Extra Credit: Our pick of stories from around the web that bridge the gap between news and scholarship. Brought to you each Tuesday from the editors of JSTOR Daily.
The lasting damage of immigration raids (The Conversation)
by William D. Lopez
President-elect Trump has promised to increase the pace of immigration enforcement raids, which has already been high in recent years. A researcher looks at how these raids affect detained individuals, their families, and entire communities.
The Muslim roots of American cool (The Atlantic)
by Emma Green
American culture often marginalizes Muslims while also celebrating sports and hip-hop icons whose work is deeply rooted in Islam. Purdue University professor Su’ad Abdul Khabeer explores what it means to see the Muslim roots of our pop culture.
Your life as a bee (The New York Times)
by Joanna Klein
Of all the creatures we see around us on a regular basis, few are more alien than the bee. Using a recent research review, this interactive story asks us to imagine life through the eyes (and, more importantly, sense of smell) of a bee.
Climate change changes everything (Public Books)
by Fredrik Albritton Jonsson
What does it mean to live in an era in which human beings are drastically changing the world around us? Two recent books look at this question through very different lenses. One is an economic and environmental history of the years since World War II. The other is a work of cultural and literary criticism by a novelist who points to religious traditions as a potential means of resistance.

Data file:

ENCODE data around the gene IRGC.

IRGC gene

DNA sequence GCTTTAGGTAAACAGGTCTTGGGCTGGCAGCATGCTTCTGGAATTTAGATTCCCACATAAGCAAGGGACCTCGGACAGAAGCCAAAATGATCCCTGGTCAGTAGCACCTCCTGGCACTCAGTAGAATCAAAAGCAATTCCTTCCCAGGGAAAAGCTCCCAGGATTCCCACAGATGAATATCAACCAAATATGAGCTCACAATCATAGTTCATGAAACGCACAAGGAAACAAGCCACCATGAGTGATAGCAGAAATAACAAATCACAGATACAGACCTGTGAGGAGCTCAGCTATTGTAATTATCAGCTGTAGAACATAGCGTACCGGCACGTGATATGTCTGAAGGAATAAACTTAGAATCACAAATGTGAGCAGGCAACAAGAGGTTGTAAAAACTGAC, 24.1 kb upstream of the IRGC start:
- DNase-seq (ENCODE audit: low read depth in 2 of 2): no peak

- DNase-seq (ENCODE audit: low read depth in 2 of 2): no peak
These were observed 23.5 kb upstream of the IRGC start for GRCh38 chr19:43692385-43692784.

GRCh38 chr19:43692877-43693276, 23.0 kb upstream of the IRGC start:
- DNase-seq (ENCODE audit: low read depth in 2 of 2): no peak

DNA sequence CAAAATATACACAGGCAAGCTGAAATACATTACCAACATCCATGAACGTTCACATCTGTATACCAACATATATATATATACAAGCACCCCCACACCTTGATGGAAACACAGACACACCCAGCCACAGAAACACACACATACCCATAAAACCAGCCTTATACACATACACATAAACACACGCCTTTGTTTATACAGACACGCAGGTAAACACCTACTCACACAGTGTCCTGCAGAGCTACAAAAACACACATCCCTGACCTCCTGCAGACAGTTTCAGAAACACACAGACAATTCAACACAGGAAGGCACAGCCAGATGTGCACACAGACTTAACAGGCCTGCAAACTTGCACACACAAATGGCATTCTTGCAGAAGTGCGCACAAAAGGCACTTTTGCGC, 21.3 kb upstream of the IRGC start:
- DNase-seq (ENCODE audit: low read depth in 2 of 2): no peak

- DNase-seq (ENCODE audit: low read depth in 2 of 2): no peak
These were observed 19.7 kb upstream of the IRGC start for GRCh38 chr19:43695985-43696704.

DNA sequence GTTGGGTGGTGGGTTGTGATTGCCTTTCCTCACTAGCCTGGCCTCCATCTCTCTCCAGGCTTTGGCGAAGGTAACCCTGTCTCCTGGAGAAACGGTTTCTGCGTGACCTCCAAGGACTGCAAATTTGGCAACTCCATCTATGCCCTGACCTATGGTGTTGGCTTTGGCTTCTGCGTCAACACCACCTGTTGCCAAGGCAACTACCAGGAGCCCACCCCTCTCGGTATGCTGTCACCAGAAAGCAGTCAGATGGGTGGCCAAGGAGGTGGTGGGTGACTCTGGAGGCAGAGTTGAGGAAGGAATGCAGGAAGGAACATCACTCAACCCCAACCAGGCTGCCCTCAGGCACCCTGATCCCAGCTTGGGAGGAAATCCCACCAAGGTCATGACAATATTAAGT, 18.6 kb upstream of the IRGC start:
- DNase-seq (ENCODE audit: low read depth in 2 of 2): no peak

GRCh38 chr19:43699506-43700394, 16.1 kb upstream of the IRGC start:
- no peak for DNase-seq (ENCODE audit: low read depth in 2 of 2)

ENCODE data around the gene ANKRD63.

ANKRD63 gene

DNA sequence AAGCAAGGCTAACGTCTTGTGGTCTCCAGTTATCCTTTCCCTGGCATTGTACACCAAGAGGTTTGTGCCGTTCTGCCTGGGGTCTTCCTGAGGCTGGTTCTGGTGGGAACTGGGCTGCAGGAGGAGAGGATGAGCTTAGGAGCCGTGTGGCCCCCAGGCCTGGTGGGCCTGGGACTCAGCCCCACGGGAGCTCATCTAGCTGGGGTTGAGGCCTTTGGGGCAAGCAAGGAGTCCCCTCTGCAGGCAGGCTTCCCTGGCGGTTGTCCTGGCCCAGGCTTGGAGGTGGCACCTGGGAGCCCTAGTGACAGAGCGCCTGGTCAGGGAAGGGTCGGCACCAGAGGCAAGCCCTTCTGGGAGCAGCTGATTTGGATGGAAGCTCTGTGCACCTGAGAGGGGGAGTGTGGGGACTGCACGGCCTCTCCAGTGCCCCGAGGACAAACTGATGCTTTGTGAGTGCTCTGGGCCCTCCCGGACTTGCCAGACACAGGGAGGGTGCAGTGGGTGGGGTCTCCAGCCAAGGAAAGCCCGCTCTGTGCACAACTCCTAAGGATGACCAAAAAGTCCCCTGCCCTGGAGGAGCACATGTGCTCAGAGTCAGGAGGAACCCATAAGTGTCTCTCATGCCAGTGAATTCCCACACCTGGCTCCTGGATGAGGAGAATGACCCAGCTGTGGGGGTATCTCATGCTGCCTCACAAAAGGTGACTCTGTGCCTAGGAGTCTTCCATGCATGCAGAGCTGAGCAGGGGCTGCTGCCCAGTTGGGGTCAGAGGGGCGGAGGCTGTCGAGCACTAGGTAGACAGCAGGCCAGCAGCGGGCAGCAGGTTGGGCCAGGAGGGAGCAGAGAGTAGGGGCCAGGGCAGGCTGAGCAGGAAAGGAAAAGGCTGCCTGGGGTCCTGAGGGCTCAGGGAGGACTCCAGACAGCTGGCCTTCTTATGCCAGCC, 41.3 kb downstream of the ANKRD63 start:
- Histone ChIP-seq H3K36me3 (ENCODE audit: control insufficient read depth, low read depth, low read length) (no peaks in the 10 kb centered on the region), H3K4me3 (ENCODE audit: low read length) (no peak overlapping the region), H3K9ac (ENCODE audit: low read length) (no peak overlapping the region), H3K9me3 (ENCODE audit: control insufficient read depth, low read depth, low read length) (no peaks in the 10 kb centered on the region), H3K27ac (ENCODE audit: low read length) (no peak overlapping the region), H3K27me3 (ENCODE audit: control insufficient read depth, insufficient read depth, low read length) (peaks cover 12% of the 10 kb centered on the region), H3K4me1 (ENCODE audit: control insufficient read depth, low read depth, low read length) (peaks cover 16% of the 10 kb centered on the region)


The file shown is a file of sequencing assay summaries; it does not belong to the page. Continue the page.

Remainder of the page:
Using big data to understand humans (Vox)
by Brian Resnick
To understand the stars, astronomers have created immense databases. But to understand human health and happiness, scientists often rely on experiments with a couple dozen undergraduate students that last an hour or two. A new project will treat humans more like stars, tracking 10,000 New Yorkers for 20 years or more and recording everything from their diet and medical records to their interactions with friends and family.
Have you seen a story online that does a good job of bridging the gap between the news and scholarship? Or something that seems particularly well-researched? Let us know and we may include it in next week’s roundup. Email us at jstordaily_submissions (at) jstor (dot) org.